When I was diagnosed with ulcerative colitis at 14 years old, I was shocked. I was lucky enough to already have some familiarity with the disease, but I never thought it would happen to me. I had every single textbook symptom, but I still felt so numb and so distant from the new reality I had to face. This isn’t an uncommon feeling, and it can be really hard to know where to start. IBD is a complex disease, so here are some things I found helpful while learning to navigate those first few months after my diagnosis.

1. Education is everywhere

With a new diagnosis comes a huge learning curve. There are so many resources, especially all over the internet, and it can be overwhelming to know where to start. Two great places to start are: IBD resources shared by ImproveCareNow and the Crohn’s & Colitis Foundation. Along with that, you can sometimes find resources in really unexpected places. There are websites, blogs, podcasts, social media groups, and IBD centers often have resources of their own. It can be overwhelming, but whether you are interested in educating yourself on your new diagnosis or just looking for support, information is out there and you are not alone!

2. Your providers are there for you

Doctors’ appointments with IBD can be really overwhelming. There are often a number of things to address in a limited time and it can feel really awkward or nerve-wracking to talk about some subjects or concerns. Sometimes the provider-patient divide feels so big that it will never improve, but that’s not true! Your providers are there for you and they genuinely want you to feel better. If you are dealing with concerns related to your IBD, don’t be afraid to speak up. Talking about bathroom trips and sharing aspects of your life in such great detail is uncomfortable sometimes, and it’s okay to feel like that. Keep in mind that not only do they hear these things all day, every day, but that it’s their job to support you, not judge you. If you are not being treated the way you expect, it is absolutely okay to speak up or seek a second opinion.

3. You deserve grace as you move through this process

My diagnosis came with a lot of heavy emotions, and it’s okay if yours does too. It’s normal to feel a lot of different things, from relief to anger to confusion. As helpful as it can be to educate yourself, sometimes it’s even more helpful to take a step back. You don’t have to sort through everything all at once. It’s totally okay to take a break from all the research or to be bitter about your situation. I found that the more I fought the anger and the negative emotions, the more they consumed me. Sometimes you just have to let it all out. The same goes for feeling relief and hope. It can feel wrong to be happy about being diagnosed with something like IBD, but it’s an answer, and it means you finally know why you’re having the symptoms you’re having. Whatever your feelings are, they are valid. There is no handbook for dealing with something like IBD. Remember that no matter what, you aren’t crazy.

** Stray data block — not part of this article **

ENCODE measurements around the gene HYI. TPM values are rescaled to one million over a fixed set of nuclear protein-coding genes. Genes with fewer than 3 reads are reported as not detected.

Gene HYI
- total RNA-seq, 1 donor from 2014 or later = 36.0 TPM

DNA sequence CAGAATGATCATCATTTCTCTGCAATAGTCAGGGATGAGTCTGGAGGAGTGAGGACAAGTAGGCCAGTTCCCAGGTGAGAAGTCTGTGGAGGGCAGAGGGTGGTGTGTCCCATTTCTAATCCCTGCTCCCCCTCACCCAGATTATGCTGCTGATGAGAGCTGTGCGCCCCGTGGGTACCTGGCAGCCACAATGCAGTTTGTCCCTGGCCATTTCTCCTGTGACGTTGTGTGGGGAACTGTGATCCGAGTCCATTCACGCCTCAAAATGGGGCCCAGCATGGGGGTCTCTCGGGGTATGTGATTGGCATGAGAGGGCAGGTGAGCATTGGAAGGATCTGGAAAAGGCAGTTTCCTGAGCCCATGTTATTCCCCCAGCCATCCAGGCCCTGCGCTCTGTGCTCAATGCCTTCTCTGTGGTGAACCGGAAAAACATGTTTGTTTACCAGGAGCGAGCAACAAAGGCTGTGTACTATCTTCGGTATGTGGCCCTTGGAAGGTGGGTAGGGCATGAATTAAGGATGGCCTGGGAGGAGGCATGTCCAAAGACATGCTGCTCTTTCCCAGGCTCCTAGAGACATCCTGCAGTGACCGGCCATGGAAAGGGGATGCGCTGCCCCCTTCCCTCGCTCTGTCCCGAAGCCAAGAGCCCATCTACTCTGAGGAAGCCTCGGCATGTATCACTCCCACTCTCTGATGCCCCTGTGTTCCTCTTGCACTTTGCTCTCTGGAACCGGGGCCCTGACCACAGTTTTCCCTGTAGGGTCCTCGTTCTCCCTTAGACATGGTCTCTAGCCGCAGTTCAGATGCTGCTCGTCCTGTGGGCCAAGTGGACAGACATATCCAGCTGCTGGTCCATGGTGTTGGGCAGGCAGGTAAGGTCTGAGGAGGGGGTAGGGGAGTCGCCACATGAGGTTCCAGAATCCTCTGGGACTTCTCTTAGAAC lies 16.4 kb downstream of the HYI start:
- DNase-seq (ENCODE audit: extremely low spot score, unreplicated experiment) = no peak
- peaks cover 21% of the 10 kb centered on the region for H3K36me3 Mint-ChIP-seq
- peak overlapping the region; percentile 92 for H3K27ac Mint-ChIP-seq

4. You are your own best advocate

A strong support system can make a really big difference in an IBD journey, but at the end of the day, you are your own biggest supporter and your best advocate. If you read about a treatment you think is interesting, bring it up. If you have a concern that you don’t think has been addressed, push to have a conversation about it. You know you and your body best and you have the potential to influence the direction your treatment goes.


Get #InTheLOOP with more stories by Shira on the ICN blog >>
Put in your time and energy on behalf of someone else. No effort is too small, because everything we do in ImproveCareNow is magnified by the efforts of thousands of other improvers, and together we bring about a better quality of life for many. Here are some actions you can take, or invite others to take:
  • Invite someone to stay #InTheLOOP with IBD stories on the ICN blog "Sharing stories and experiences is affirming and validating. Our stories reach others and they help, which is the most wonderful part of being involved with ImproveCareNow." - Quint 
  • Invite a patient (14+) to join the Patient Advisory Council - "Being part of the PAC helps me remember that I'm not alone in this journey." - Rhea 
  • Invite a parent or family member of a child with IBD to join the Parent/Family Advisory Council - "I was astounded by the instant bond established with parents I had never met. Every conversation provided me with strength. It ignited another purpose in my life." - Maria
  • Invite someone to download free, co-produced IBD resources - "Physical resources provide patients with actions that we can take toward bettering our quality of life, as well as our current and future care." - Quint
  • Invite someone to Join Our CIRCLE - "Resources we found in CIRCLE eNews do not just focus on physical health, but also on critical areas like social-emotional needs, nutrition, back-to-school planning and mindfulness. These are valuable tools for my son to remain healthy." - Lisa

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